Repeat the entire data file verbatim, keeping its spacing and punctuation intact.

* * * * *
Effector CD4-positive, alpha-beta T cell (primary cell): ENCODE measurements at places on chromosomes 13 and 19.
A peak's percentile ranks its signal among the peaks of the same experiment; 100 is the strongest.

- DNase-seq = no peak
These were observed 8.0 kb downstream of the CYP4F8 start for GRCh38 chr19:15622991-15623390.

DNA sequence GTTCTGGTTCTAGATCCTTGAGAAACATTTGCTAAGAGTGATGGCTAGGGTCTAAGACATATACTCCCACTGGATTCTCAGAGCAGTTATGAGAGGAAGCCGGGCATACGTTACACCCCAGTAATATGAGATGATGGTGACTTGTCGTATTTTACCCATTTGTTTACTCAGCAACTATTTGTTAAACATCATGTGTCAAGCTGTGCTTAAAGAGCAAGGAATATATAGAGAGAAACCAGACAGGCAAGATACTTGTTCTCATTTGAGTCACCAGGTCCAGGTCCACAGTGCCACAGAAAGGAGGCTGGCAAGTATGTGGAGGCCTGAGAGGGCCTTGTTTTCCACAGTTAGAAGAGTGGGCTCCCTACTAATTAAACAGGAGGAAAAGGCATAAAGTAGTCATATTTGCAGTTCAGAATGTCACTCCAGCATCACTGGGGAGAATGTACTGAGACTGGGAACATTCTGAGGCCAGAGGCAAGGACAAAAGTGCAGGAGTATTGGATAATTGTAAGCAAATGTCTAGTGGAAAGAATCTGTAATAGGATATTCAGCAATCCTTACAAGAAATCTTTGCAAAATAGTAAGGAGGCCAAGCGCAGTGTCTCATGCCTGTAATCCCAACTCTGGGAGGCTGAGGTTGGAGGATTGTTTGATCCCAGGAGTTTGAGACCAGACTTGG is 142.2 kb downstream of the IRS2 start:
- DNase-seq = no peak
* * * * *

Effector CD4-positive, alpha-beta T cell (primary cell): ENCODE measurements at places on chromosomes 13 and 19.
A peak's percentile ranks its signal among the peaks of the same experiment; 100 is the strongest.

- DNase-seq = no peak
These were observed 8.0 kb downstream of the CYP4F8 start for GRCh38 chr19:15622991-15623390.

DNA sequence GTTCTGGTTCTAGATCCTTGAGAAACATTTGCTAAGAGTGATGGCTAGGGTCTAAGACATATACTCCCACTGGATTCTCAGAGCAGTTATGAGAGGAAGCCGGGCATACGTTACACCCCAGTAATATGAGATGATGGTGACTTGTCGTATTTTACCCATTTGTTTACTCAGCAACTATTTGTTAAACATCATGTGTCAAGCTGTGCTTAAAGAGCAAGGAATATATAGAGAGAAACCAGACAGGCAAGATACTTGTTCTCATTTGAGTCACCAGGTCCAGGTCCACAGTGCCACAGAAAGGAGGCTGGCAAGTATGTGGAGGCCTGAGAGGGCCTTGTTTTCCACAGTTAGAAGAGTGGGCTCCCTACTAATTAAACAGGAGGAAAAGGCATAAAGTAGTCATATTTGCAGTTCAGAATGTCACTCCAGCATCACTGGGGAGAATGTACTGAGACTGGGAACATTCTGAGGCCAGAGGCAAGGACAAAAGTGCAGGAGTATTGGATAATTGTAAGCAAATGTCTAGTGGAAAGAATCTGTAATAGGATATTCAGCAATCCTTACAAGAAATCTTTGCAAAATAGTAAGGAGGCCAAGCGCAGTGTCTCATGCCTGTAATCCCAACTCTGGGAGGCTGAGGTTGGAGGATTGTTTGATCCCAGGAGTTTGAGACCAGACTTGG is 142.2 kb downstream of the IRS2 start:
- DNase-seq = no peak